Whistleblowing former politician Chuwit Kamolvisit posted on his Facebook wall that Thai police did extort money from a Taiwanese actress and her friends, adding if the police continued to lie and blame the victim, he would expose them with evidence.
First our previous story:
CCTV released by Thai media such as Nation TV and Channel 7, along with continuing evidence released by Thai police, have shone some doubts on claims made by a Taiwanese actress of being extorted by Thai police for 27,000 baht.
Now for our update:
Chuwit wrote a Facebook post on Monday that he was contacted by a friend of Charlene An, who said they were with An at the checkpoint and had a video recording of the police extortion against her earlier this month.
An, who alleged that she was extorted by Thai police for 27,000 baht, had returned to her homeland but continued to make headlines in Thailand and her country over the past few weeks.
The drama between her and whom she called the “bastard police” seemed to reach an end yesterday when CCTV recordings, which came out yesterday, reportedly contradicted several points in the 33-year-old actress’s claims.
However, according to Chuwit, several senior police are trying to cover up the truth by deleting footage from the CCTV cameras at the Chinese Embassy and the police body cameras.
He also stated that the police persuaded the Grab taxi driver, who was delivering the victim, to lie that the victim was drunk and that she stayed at the checkpoint for only 40 minutes, not 2 hours as she claimed.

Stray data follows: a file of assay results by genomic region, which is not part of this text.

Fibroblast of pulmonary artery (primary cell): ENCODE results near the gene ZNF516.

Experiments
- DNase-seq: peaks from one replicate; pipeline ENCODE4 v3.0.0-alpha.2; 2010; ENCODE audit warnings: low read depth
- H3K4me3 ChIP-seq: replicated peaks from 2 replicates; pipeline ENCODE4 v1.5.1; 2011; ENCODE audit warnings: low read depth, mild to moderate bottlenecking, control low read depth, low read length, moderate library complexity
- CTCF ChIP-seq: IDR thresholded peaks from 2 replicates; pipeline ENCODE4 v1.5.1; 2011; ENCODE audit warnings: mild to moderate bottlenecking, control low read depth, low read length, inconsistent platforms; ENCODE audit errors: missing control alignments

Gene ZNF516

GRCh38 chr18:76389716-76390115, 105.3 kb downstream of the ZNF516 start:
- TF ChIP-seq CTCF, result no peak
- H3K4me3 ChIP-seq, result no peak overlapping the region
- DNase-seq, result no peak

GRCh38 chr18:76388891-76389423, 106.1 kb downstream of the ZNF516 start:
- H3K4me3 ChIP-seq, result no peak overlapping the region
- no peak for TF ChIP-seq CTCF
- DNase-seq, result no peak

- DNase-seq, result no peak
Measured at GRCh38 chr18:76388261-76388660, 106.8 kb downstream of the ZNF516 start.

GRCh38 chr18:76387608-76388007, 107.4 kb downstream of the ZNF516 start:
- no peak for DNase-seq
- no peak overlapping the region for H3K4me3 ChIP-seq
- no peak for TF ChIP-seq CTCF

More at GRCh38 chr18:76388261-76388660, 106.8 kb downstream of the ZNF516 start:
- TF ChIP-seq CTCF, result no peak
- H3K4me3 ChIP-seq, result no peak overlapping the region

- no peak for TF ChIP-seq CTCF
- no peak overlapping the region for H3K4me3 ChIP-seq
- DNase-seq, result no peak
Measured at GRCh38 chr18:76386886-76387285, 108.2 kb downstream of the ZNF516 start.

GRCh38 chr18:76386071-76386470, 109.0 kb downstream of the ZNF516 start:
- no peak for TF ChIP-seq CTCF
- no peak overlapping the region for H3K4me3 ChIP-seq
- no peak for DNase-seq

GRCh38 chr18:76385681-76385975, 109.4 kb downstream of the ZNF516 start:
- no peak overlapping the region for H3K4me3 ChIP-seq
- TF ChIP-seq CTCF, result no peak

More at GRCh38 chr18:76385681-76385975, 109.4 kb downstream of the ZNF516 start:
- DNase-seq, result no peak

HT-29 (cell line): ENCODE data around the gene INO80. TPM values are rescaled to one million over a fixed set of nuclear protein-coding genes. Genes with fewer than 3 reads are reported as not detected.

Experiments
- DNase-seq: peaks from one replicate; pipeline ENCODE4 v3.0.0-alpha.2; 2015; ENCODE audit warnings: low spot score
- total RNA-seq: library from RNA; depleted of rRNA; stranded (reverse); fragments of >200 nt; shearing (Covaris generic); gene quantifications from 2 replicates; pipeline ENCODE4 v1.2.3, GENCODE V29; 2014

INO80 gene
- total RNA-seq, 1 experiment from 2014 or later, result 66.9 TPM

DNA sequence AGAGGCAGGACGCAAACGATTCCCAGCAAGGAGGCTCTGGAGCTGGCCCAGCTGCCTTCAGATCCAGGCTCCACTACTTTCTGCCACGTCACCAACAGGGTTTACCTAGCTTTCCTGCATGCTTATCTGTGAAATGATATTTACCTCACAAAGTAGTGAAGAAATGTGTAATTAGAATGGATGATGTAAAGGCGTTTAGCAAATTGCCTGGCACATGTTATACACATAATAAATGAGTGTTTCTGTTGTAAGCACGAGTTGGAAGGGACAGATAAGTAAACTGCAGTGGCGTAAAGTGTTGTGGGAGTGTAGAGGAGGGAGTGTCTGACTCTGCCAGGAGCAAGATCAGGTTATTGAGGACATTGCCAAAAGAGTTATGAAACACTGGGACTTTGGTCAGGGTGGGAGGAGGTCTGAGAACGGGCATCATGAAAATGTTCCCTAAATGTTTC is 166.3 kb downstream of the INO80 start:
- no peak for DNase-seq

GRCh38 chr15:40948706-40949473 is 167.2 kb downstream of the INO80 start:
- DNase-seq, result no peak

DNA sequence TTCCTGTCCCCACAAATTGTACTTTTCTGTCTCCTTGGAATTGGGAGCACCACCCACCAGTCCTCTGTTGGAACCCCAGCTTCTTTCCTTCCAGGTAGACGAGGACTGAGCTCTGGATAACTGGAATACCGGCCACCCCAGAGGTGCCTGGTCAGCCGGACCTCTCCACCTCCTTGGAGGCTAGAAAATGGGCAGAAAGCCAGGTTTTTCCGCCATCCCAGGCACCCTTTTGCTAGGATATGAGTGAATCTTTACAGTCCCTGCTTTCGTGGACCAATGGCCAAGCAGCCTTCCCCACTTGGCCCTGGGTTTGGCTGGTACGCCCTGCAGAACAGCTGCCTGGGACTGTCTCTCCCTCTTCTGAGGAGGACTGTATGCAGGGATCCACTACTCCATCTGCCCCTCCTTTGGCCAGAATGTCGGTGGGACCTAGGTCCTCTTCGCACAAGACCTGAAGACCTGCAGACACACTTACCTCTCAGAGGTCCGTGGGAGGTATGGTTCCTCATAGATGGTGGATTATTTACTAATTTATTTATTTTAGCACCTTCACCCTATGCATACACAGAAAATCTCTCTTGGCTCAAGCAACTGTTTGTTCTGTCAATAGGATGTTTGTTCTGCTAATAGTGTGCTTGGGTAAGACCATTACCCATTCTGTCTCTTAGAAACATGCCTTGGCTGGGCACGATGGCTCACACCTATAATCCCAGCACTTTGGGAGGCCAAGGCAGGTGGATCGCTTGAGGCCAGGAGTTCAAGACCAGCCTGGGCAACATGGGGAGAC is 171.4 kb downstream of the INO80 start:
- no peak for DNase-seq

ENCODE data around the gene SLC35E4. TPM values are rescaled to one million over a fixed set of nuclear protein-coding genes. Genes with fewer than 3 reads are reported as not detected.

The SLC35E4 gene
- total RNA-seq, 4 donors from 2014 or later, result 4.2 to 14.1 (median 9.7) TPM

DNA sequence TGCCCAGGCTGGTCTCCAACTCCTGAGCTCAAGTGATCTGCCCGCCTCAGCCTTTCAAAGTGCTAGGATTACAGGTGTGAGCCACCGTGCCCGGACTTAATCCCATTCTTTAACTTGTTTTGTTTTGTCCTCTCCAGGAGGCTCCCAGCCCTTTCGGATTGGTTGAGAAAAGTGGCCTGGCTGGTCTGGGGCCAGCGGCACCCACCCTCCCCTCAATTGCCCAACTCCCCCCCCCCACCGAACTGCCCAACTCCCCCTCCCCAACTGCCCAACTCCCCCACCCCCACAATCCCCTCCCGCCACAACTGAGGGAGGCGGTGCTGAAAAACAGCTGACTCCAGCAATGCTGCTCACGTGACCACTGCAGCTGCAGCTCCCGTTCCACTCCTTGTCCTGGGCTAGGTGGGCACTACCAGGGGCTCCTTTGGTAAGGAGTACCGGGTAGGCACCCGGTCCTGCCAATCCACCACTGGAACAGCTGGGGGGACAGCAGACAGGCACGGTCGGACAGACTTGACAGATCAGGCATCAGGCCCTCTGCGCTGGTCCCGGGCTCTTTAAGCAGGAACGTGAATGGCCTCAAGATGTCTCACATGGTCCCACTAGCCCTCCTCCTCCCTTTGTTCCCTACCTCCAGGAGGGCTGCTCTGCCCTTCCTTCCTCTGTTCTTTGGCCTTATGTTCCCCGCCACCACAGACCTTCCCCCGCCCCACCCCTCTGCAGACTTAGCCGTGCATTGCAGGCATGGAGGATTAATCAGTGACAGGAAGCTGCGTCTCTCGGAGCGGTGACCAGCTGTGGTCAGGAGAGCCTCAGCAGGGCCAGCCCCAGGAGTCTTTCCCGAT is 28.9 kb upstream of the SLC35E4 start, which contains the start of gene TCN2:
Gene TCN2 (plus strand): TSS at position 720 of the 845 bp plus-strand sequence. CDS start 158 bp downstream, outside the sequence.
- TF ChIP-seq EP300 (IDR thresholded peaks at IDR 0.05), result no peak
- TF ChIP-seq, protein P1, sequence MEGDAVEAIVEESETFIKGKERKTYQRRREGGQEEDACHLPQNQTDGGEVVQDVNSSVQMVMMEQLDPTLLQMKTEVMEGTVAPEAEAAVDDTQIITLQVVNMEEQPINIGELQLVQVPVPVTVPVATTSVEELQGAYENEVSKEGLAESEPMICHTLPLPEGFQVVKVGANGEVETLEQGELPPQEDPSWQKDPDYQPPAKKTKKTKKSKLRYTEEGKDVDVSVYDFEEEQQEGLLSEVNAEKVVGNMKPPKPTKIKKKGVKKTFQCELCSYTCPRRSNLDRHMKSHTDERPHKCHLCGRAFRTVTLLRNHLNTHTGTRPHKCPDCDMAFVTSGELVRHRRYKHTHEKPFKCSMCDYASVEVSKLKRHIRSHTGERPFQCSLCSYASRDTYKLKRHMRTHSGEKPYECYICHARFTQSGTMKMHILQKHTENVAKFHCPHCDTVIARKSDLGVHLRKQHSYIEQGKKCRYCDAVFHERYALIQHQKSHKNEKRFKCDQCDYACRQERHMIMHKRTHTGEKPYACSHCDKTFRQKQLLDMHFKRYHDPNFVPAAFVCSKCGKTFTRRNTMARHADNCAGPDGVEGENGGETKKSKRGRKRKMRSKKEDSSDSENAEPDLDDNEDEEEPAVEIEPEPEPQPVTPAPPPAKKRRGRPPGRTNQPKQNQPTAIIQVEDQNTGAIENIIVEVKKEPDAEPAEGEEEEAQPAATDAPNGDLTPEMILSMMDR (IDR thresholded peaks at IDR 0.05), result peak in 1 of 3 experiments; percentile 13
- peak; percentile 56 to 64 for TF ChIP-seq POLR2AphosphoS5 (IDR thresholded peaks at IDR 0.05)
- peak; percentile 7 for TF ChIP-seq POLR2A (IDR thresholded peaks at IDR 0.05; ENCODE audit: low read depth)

The former massage parlor tycoon continued that prior recordings were released to discredit the victim and make her extortion claim implausible.
He stated that he would expose every authority involved to the public if they persisted in lying.
“Most importantly, the police made up a story, destroyed evidence, and retaliated against a Taiwanese actress,” Chuwit stated.
Meanwhile, Pol. Lt. Gen. Thiti Saengsawang, chief of the Metropolitan Police Bureau, came out today, January 30th, to say that policemen at the checkpoint were being investigated for possible shakedown.
He also stated that the officers should have not released the Taiwanese actress when she was caught with an illegal vapouriser.
This meant the police at the checkpoint were initially derelict in their duty, as they did not confiscate the vape and let the actress go, said police, adding the Police Bureau was accumulating evidence to proceed with disciplinary and criminal action against the concerned police.
Pol. Lt. Gen. Thiti stated that many existing police findings supported the speculation in news reports, including the bribe. Witnesses were being contacted to confirm the wrongdoing.
Thiti’s statement at a press conference also matched that of Chuwit, which said the concerned police erased helmet camera recordings, but this still awaited a probe result from forensic officers.
No one would be spared if proven wrong, said Thiti, who continued to investigate.
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